by Annette Whipple; illus. by Juanbjuan Oliver
32 pages; ages 6-9
Reycraft Books, 2022
theme: frogs, adaptations, ecology
This is a great introduction to frogs, filled with photos that will make you want to head to the nearest pond to go frog-watching. Annette Whipple answers pressing questions, including: what is the difference between frogs and toads? She shows how frogs eat, where they live, how they make sounds, and their development from eggs to adults.
What I like about this book: I love the close-up photos of legs and eyes and tongues. And the “Leaping Legs” sidebars with cartoony frogs that explain more, from a frog’s point of view. There is great back matter, too: frog-watching tips, a “fact or fiction” quiz, and instructions for a make-it-yourself toad abode.
I caught up with Annette between hops a couple weeks ago, long enough to ask her Two Questions:
me: After doing all the research for this book, what’s your favorite froggy fact?
Annette: When I think about the most amazing thing about frogs I’ve learned, I think about so many froggy facts. Like how scientists have recently been finding more than 100 new species each year. (At the time of this writing, 38 new species of amphibians have been located in 2022. Most of those are frogs!) Or how frogs don’t just eat insects. They eat anything that fits in their mouth – birds, mice, and even other frogs. Or how the Couch’s spadefoot can survive with just one big meal of termites for the entire year but the American toad has been recorded to eat more than 1,000 bugs in a single day.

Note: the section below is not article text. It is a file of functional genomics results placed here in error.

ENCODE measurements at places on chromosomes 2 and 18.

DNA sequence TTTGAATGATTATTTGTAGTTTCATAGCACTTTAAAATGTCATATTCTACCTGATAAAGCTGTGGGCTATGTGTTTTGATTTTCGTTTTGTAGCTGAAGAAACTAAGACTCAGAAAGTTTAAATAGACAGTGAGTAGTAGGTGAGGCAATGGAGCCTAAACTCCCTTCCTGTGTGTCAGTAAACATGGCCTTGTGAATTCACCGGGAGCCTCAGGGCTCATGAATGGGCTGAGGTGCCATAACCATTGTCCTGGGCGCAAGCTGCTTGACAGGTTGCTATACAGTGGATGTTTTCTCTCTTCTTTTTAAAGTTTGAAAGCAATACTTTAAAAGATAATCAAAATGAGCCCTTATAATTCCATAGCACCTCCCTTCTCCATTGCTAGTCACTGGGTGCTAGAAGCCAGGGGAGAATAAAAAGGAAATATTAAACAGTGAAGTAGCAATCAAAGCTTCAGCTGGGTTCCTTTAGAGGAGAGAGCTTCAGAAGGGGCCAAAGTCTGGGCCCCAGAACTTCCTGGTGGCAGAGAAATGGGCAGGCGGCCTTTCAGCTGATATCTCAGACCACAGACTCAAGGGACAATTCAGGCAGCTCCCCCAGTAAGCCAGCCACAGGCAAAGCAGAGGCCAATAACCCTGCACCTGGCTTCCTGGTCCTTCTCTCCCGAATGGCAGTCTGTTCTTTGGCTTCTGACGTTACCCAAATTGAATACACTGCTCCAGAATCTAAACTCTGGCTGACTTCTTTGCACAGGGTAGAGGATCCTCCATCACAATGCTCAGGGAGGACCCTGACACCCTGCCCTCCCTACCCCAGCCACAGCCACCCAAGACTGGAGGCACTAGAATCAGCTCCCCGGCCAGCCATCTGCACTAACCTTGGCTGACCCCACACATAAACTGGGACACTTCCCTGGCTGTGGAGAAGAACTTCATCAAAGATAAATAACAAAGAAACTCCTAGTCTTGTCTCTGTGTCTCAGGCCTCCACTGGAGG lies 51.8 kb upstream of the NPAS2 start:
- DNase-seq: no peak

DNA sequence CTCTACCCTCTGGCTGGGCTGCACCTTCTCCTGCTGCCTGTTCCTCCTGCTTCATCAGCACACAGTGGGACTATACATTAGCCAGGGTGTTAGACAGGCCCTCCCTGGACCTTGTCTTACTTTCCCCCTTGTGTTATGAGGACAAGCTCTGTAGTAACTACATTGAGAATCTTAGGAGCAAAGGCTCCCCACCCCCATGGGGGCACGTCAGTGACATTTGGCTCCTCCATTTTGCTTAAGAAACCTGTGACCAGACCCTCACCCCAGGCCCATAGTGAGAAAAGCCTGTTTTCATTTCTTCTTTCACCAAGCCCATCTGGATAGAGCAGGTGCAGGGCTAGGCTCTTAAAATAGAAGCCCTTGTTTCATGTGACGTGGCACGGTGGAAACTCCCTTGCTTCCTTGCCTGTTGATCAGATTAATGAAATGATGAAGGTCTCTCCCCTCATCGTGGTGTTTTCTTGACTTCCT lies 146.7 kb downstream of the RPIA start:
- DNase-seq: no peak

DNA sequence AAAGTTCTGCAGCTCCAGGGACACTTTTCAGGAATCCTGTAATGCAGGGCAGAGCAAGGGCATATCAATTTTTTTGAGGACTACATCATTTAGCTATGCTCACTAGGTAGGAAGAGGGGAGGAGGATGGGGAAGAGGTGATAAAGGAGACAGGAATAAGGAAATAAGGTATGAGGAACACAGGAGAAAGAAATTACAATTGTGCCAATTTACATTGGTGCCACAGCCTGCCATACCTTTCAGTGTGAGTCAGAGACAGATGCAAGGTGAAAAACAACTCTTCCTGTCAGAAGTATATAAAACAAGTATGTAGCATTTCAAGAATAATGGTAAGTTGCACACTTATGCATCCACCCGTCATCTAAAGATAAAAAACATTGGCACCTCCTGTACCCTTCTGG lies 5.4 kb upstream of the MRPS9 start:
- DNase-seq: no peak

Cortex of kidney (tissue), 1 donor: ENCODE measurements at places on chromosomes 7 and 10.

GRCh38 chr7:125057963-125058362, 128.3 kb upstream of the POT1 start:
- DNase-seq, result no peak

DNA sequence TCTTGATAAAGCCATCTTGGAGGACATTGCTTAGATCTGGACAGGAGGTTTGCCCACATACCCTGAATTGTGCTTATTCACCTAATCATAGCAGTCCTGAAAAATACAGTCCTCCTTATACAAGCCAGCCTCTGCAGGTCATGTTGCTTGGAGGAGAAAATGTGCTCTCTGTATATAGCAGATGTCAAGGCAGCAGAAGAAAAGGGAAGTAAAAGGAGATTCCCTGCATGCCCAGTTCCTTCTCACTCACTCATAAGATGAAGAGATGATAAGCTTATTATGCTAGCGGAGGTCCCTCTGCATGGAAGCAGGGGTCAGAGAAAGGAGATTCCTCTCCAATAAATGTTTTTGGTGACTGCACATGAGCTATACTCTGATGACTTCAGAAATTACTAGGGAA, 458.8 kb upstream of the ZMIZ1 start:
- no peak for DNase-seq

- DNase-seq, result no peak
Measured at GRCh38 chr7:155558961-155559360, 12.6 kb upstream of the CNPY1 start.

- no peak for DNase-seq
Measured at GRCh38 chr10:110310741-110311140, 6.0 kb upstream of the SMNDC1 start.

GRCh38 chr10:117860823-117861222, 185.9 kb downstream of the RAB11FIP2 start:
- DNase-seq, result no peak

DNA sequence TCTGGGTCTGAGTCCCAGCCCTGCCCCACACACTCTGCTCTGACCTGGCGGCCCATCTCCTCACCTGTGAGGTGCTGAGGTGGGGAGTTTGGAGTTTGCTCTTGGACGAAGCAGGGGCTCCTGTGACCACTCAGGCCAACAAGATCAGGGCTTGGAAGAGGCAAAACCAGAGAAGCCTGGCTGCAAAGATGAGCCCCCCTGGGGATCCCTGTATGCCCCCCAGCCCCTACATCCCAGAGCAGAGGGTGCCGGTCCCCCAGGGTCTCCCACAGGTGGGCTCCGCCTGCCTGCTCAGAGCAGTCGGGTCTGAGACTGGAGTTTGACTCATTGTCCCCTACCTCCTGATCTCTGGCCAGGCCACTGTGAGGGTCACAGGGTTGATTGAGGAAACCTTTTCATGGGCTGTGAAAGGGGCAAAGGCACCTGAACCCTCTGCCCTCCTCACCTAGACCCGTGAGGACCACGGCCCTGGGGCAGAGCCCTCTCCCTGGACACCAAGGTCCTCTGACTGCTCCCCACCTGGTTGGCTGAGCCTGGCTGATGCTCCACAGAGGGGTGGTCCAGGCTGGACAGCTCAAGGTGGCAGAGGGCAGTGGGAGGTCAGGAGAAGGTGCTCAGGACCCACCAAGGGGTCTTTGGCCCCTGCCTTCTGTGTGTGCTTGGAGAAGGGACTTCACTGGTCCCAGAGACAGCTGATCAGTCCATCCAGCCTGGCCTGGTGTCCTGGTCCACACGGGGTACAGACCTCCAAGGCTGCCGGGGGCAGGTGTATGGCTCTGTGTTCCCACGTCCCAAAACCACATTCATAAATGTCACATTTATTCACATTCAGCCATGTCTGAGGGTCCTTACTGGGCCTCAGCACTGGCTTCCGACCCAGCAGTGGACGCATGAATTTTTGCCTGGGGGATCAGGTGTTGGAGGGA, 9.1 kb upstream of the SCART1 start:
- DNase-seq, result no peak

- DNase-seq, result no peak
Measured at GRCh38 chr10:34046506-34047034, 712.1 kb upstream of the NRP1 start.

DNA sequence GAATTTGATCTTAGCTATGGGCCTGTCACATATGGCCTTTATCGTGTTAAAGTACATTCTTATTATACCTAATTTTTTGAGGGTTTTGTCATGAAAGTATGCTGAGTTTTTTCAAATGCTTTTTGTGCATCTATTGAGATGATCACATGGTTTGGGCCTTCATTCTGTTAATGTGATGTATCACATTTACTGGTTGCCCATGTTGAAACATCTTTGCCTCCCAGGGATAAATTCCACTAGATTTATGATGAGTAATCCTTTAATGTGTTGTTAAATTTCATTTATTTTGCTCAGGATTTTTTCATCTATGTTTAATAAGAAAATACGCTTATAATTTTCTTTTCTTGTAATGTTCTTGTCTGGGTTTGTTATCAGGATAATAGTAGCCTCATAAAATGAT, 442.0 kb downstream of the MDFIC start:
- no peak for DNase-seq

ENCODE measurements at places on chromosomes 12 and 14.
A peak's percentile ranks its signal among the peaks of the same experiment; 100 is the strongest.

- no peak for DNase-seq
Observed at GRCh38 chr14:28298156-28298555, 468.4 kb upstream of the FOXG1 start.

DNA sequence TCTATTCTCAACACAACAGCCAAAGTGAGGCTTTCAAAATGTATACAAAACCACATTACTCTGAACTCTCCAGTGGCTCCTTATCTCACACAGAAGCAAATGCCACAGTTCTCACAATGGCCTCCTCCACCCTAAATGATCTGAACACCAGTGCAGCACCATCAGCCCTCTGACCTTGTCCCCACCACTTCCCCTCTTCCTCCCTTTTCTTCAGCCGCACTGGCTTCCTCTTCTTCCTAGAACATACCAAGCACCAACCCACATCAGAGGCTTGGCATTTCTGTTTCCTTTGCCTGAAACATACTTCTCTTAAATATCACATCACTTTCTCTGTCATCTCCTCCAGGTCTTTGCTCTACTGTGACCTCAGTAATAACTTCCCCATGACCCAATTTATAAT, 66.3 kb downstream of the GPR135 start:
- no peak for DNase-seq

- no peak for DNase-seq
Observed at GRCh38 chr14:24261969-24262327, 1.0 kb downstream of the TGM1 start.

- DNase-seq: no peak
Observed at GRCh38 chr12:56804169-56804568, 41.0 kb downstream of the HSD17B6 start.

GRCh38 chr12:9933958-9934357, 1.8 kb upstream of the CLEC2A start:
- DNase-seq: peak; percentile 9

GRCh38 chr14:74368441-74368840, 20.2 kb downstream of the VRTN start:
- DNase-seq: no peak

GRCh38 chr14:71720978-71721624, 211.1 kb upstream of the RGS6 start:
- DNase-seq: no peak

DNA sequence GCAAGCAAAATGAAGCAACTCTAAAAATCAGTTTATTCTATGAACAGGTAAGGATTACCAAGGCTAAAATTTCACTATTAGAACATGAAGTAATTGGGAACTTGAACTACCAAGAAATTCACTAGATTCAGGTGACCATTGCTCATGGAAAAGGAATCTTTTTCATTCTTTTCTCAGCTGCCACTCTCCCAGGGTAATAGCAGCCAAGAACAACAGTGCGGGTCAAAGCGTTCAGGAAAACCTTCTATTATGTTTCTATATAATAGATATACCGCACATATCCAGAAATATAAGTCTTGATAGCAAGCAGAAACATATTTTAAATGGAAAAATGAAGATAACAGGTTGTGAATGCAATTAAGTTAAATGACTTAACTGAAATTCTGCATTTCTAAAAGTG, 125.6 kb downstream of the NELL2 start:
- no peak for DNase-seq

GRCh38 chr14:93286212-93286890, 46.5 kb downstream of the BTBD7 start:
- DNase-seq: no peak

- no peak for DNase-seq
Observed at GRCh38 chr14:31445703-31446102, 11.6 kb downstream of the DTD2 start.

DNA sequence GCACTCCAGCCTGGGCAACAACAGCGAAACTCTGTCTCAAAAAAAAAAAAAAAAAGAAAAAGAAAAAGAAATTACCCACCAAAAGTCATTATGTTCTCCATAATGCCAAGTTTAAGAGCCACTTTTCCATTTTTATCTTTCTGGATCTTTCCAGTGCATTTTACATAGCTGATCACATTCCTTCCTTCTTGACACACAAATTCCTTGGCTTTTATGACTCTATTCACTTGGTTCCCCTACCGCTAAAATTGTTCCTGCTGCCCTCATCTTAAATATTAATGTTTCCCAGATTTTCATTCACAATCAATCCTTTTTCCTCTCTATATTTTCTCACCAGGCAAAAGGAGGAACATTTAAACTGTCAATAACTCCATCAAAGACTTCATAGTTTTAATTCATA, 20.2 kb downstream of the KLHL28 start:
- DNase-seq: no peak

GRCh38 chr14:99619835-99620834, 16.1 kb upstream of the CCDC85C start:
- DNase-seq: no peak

There’s such variety in frogs. I think the possible coolest thing I’ve learned is that some frogs like wood frogs and spring peepers are designed to freeze during the winter. The sugar in their blood acts like an antifreeze. When their icicle bodies thaw during the spring--the frog lives to tell about it!
me: Can you share a memorable frog encounter?
Annette: It happened when I met a group of wood frogs. As I approached a pond with a herpetologist, I heard quacking. When I was about five feet from the pond, the quacking stopped. We stayed motionless at the pond’s edge for several minutes and spoke in hushed tones. Eventually the quacking began again – without a duck in sight. The pond was a preferred breeding ground for wood frogs. Their mating calls sound like duck quacks! I had learned of quacking wood frogs in my research, but it’s always so much better to experience it in person.
Beyond the Books:
Play a game of leap frog. One way is to use carpet squares as lily pads, and leap from lily pad to lily pad. Another way is to line up and have a leaping race. Then there’s the traditional leap frog game. Here’s the rules.
Go on a frog-watch. Ponds are great places to find frogs, but check grassy yards and parks. I’ve even found tree frogs hanging out in shrubs at the edge of a parking lot!
Hold a Jumping Contest with your friends. Can you leap like a frog? Some frogs can jump 20 times the length of their bodies – how far would you have to jump? Draw a chalk starting line, or lay a rope on the ground, and on “GO” have everyone do their best froggy leap. Then measure the distances. Here’s more frog-jumping activities.
Learn to speak like a frog. Listen to some frog recordings (here and here) and pick up some tips on how to sound like a frog.
Annette is a member of #STEAMTeam2022. You can find out more about her at her website.
Today we're joining Perfect Picture Book Friday, an event where bloggers share great picture books at Susanna Leonard Hill's website. Review e-galley provided by the author.